Based on a novel by Elliott Colla, "Baghdad Central" takes a well-worn scenario, an honorable cop caught in deadly circumstances, and uses it to show us something new. Uprooting the usual Arab stereotypes, it explores how the occupation was experienced by its supposed beneficiaries. As Khafaji travels around Baghdad, the series depicts things we haven't seen - the way daily life became nearly impossible in occupied Iraq, the reason some Iraqis collaborated while others did not and how the Coalition bungled things so badly that Iraqis thought of Americans as fools and incompetents, not as liberators.
For his part, Khafaji has a clear plan, as he tells his hospitalized daughter.
(SOUNDBITE OF TV SHOW, "BAGHDAD CENTRAL")
WALEED ZUAITER: (As Muhsin Kadr al-Khafaji) Yesterday, I was a terrorist. Now I am an official.
JULY NAMIR: (As Mrouj al-Khafaji) You will be a collaborator.
ZUAITER: (As Muhsin Kadr al-Khafaji) Yes. No matter. I will work for them for as long as it takes to make you well and for as long as it takes me to find Sawsan. And then we will leave.
POWERS: Leaving is also the dream of Gina Vitay, the spoiled 15-year-old heroine of "Abigail," a 50-year-old Hungarian novel by the late Magda Szabo, best known for her staggeringly great novel "The Door." The scene is World War II Hungary, and Gina is a general's daughter who's abruptly shunted from her family's elegant Budapest home to the Bishop Matula Academy, a hyper strict religious girls school in the provinces. Entitled and arrogant, she's been compared to Jane Austen's Emma Woodhouse.
Gina instantly runs afoul of her fellow students, suffers the disapproval of the gorgeous but strict Sister Susanna and plots her escape back to her adored father. She feels like a prisoner. It sounds a bit dreary, I know. Yet in Len Rix's superb translation, "Abigail" is a delightful page turner. There is an air of enchantment about the school. The book takes its title from a statue that supposedly grants the students' wishes. And Gina begins to have adventures - some quite funny, others that bring tears to your eyes.
"Abigail" is beloved in Hungary, where it even became a musical, and it's easy to see why. Rather like "Huckleberry Finn," it tells the story of a frivolous young person gaining moral awareness by an encounter with painful truths. During her months of confinement in the school, Gina learns the fallibility of her own judgment, the worthiness of other people, heroes aren't always those you expect them to be and the existence of a historical world outside the bubble she's been living in. With luck, my own months of confinement may make me a bit wiser, too.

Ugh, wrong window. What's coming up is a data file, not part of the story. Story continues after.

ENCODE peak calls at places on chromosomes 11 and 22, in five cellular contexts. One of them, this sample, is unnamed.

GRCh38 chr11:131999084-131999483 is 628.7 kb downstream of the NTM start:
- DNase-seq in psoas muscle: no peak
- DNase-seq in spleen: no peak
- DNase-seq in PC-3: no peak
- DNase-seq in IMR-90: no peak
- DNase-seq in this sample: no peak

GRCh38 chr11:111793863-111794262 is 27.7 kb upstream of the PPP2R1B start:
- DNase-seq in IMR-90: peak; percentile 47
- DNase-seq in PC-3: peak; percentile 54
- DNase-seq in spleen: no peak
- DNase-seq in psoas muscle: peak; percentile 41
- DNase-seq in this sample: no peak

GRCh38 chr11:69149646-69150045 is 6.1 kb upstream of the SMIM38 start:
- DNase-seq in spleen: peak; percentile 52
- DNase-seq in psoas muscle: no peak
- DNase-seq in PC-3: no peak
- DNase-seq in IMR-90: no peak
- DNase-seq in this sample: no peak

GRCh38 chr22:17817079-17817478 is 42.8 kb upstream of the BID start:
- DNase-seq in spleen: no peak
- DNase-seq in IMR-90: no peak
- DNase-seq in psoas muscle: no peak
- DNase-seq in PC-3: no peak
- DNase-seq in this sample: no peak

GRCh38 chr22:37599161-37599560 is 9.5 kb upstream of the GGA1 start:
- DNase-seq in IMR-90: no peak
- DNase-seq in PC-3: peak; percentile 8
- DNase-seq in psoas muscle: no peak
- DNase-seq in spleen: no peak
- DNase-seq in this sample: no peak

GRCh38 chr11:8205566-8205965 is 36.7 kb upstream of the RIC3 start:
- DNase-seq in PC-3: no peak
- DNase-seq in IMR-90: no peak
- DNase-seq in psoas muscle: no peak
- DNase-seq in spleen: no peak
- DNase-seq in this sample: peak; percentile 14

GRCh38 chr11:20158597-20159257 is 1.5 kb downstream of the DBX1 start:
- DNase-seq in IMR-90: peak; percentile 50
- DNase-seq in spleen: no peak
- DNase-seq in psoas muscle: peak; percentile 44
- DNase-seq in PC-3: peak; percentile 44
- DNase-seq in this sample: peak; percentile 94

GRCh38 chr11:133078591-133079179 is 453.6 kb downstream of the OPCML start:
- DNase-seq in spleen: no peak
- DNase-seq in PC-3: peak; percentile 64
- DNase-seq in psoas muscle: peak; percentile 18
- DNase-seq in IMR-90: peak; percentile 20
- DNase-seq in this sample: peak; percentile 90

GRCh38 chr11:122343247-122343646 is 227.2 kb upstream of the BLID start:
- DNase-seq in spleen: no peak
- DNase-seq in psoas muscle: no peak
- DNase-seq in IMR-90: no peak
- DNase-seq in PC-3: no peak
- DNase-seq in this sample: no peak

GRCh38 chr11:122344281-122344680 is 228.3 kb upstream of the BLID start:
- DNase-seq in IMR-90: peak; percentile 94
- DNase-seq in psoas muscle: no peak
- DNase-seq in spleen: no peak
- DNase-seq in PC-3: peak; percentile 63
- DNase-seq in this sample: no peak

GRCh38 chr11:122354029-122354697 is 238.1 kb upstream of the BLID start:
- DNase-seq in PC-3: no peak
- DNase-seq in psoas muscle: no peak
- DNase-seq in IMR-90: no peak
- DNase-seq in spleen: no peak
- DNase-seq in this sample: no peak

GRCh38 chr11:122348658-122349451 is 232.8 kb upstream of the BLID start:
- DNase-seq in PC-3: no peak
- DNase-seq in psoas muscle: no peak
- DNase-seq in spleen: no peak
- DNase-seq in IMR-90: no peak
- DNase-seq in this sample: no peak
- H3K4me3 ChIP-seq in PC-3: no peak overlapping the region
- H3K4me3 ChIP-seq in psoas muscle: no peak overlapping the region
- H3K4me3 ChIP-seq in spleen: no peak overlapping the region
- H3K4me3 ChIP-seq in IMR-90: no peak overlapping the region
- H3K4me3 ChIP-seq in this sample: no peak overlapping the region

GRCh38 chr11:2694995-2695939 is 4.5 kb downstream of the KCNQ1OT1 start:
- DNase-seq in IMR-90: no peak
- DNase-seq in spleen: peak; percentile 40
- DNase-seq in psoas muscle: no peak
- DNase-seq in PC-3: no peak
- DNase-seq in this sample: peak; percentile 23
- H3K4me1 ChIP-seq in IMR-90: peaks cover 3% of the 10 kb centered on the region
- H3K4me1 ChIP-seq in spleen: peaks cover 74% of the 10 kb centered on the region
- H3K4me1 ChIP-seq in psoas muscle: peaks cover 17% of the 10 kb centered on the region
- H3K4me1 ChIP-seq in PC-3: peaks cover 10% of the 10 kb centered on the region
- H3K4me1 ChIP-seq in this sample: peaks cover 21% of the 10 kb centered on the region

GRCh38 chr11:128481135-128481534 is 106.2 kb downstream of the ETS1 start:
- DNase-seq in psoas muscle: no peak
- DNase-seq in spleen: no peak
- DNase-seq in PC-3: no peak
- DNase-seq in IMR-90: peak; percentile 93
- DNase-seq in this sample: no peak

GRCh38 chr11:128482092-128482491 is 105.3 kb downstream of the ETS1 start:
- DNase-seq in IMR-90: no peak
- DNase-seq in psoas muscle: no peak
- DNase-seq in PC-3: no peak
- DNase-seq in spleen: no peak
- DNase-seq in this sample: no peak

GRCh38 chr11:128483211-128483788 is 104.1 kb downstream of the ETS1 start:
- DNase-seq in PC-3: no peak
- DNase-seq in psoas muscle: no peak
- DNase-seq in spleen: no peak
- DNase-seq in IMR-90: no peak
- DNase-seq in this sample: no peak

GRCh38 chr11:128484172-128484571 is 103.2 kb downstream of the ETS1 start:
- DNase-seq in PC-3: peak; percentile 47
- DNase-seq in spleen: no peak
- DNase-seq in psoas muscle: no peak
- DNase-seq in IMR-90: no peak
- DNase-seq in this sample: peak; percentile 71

GROSS: John Powers reviewed "Unorthodox" - which is streaming on Netflix - "Baghdad Central" streaming on Hulu and the novel "Abigail."
Tomorrow on FRESH AIR, are you getting bored with your own cooking yet? We'll talk about cooking at home at a time of social isolation with Sam Sifton of The New York Times. He's been the paper's restaurant critic, its food editor, and he's now writing about how to make interesting dishes with whatever you find in your kitchen. He has a new cookbook called "See You On Sunday." I hope you'll join us.
(SOUNDBITE OF JOHN DIMARTINO'S "ISFAHAN (ELF)")
GROSS: FRESH AIR's executive producer is Danny Miller. Our interviews and reviews are produced and edited by Amy Salit, Phyllis Myers, Sam Briger, Lauren Krenzel, Heidi Saman, Therese Madden, Mooj Zadie, Thea Chaloner and Seth Kelley. Our associate producer of digital media is Molly Seavy-Nesper. Our technical director and engineer is Audrey Bentham. Roberta Shorrock directs the show. I'm Terry Gross.
(SOUNDBITE OF JOHN DIMARTINO'S "ISFAHAN (ELF)") Transcript provided by NPR, Copyright NPR.